New Faculty of Law Instructor to develop program for Internationally Trained Lawyers
Project aims to improve access to justice, diversity in legal profession
Practicing professional instructor Tamra Alexander is not just here at Robson Hall to teach Wills and Succession and Commercial Law. Teaching and connecting with law students inspires her, but she is also tasked with a very important mission: to develop from the ground up, a program where newcomers to Manitoba and Canada who were trained as lawyers in other countries can re-train to resume their profession here in Canada.
Known as an Internationally Trained Lawyer program or ITL, the program will make it possible for newcomers to Manitoba who were lawyers in other countries to take the courses required by the Federation of Law Societies of Canada’s National Committee on Accreditation to get up to speed at the University of Manitoba. Until now, lawyers immigrating to Manitoba have not had access to a locally-organized resource or centre to help them find where and how to take the required courses in Canadian law to qualify to practice law in Manitoba. Alexander is helping to bring Manitoba up to speed with other provinces where such programs are available, so Manitoba-based internationally-trained lawyers don’t have to leave their new home to study elsewhere.
“I am very excited to be assisting with the development of a program at the University of Manitoba that will be designed to address many of the hurdles that internationally trained lawyers face when they arrive in Manitoba hoping to practise law,” said Alexander. “This project has given me a wonderful opportunity to reach out to and deepen the Faculty of Law’s strong connection with stakeholders in the legal community, including the Law Society of Manitoba, the Manitoba Bar Association and the Federation of Law Societies of Canada’s National Committee on Accreditation.”
Dr. Richard Jochelson, Dean of Law, explained why it is so important for UM to offer this training. “Addressing the challenges faced by internationally trained lawyers (ITLs) by proposing a new program is a reflection of our commitment to the principles of justice, inclusivity, and diversity,” he said. “This proposed program at Robson Hall represents a critical step towards making the legal profession more accessible, not only for ITLs but also for the diverse immigrant communities they serve. It aligns with the province’s commitment to fair registration practices and creates a clear pathway for ITLs, fostering connections within the legal profession, and ultimately, strengthening our pursuit of justice in Manitoba.”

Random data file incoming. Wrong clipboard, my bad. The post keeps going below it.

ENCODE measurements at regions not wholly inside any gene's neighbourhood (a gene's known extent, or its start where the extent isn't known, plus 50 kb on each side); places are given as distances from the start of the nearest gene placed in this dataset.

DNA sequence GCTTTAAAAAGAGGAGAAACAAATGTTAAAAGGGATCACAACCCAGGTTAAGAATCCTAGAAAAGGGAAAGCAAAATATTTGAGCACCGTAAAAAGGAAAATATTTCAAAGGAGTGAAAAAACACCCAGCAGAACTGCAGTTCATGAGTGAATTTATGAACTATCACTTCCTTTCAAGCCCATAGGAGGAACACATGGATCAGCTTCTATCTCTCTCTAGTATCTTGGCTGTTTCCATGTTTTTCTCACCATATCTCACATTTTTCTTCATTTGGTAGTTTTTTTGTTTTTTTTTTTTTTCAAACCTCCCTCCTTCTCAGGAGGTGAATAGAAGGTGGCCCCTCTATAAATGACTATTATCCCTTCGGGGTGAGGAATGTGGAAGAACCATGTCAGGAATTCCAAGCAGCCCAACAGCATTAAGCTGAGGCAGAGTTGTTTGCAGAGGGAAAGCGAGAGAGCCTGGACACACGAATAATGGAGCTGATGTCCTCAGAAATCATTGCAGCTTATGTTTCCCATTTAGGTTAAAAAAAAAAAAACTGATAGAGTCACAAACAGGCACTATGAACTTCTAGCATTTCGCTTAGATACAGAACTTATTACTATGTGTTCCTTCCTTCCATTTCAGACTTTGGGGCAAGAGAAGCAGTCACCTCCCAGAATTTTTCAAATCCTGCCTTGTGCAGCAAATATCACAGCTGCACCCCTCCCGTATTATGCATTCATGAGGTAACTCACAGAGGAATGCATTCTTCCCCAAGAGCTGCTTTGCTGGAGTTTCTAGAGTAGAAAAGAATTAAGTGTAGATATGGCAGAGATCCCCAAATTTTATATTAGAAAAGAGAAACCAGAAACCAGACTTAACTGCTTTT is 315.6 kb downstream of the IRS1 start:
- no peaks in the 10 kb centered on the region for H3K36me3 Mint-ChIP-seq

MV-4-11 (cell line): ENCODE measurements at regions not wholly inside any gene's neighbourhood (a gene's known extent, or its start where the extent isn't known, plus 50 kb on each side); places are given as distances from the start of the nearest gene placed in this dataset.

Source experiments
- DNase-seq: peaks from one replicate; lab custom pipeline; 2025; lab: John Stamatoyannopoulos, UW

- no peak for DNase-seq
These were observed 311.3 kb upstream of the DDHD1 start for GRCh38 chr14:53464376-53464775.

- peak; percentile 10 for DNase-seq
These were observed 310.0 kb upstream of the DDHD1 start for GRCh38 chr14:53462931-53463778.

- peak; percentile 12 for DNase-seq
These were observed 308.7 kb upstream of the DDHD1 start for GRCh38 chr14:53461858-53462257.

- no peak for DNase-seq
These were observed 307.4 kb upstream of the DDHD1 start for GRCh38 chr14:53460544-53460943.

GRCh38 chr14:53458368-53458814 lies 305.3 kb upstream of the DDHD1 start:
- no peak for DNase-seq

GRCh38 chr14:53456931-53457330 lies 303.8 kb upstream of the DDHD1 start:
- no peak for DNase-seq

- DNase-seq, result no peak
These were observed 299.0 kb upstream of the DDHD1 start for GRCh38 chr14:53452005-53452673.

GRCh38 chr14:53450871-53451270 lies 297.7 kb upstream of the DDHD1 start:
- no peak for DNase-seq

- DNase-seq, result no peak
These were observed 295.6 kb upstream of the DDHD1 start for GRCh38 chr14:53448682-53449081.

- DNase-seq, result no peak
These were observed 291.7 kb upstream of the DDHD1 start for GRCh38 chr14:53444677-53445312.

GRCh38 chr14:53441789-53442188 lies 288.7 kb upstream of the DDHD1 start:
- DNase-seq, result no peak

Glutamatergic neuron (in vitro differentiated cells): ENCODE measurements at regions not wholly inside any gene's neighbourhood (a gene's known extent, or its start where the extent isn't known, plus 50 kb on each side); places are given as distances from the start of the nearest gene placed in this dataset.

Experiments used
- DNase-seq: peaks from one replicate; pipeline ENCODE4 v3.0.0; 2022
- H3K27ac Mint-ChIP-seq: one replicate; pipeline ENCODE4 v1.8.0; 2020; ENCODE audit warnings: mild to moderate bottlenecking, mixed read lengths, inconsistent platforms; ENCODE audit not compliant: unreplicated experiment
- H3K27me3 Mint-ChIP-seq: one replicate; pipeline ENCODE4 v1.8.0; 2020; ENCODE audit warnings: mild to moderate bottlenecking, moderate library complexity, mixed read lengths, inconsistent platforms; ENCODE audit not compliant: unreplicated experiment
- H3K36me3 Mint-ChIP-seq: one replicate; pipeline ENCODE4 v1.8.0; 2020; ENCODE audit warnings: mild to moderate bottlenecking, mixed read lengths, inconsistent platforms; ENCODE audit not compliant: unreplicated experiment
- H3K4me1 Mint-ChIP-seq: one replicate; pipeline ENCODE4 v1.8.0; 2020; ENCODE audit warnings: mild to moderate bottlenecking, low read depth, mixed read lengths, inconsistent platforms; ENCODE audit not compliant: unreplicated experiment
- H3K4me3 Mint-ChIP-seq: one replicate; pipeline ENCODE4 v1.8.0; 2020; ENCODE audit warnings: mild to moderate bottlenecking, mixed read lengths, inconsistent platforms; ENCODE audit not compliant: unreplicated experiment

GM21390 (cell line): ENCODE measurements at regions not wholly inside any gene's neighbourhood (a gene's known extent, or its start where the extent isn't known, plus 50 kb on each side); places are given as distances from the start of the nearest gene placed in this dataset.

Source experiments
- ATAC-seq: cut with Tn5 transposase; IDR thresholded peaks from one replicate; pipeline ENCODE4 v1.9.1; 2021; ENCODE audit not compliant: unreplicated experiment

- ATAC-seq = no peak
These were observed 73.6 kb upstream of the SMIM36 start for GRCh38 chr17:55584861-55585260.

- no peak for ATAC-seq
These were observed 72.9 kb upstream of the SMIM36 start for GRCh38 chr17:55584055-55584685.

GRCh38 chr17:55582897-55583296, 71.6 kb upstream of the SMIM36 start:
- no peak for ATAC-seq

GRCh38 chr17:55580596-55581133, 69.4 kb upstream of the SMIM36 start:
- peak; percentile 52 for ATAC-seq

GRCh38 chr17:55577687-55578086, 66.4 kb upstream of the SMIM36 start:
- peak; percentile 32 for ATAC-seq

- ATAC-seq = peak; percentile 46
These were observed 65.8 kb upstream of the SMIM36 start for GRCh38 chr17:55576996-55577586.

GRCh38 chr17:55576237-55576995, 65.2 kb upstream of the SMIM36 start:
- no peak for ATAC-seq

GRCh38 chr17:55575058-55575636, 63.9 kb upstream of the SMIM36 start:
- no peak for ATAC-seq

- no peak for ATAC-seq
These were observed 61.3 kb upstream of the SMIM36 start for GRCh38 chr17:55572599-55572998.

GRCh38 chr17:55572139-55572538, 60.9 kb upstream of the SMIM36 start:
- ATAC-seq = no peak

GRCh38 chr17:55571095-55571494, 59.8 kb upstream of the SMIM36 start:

By establishing a program that embodies transparency, fairness, and diversity, we not only empower ITLs but also advance the values of the UM Faculty of Law. We are confident that this program can have a lasting, positive impact on the legal landscape in our province.
– Richard Jochelson, Dean of Law
As part of her role, Alexander has started reaching out to local practicing professionals with international training.
“This project promises to have a positive impact not only for newly arrived internationally trained lawyers but also on the goals of improving access to justice in Manitoba, enriching program options at Robson Hall and enhancing access to and diversity within the legal profession,” she said.
Tamra Alexander came to Robson Hall from Algonquin College in Ontario where she was a professor in and coordinator of the Paralegal Graduate Certificate program. Prior to that, she lectured at the University of Ottawa and University of New Brunswick’s Faculties of Law. She had practised law at the global Canadian business law firm of Stikeman Elliott LLP for eight years during which time she was seconded to the Canadian International Trade Tribunal for eighteen months. She has practised law in both English and French and has practised primarily in the areas of international trade, competition and federal administrative law.
Alexander obtained a B.A. (Hons) with Distinction from the University of Toronto majoring in International Relations and Economics with a minor in French, which has served her throughout her legal career. Her law degree was also from the University of Toronto and she completed an LL.M. at McGill University with a thesis titled The Canadian International Trade Tribunal: Canada’s Emerging Trade Jurisprudence. While completing her LL.M., she worked as a research assistant to Judge R. St. J. Macdonald then of the European Court of Human Rights. She has continued to publish academically throughout her legal career, including most recently editing and contributing to Derek Fazakas’ text book Wills and Estates, Revised 5th edition (Emond, 2023), and editing Canadian Business Law, 4th edition (Emond, 2018 and 2023). She also recently contributed a chapter on “Privacy Rights and Cybersecurity” in Francis Syms & David Smith’s Cybersecurity in Canada: Operations, Investigations and Protection (Emond, 2023).
Away from work, Alexander has fostered dogs for Canadian Guide Dogs for the Blind, and has spent time regularly volunteering for humanitarian organizations.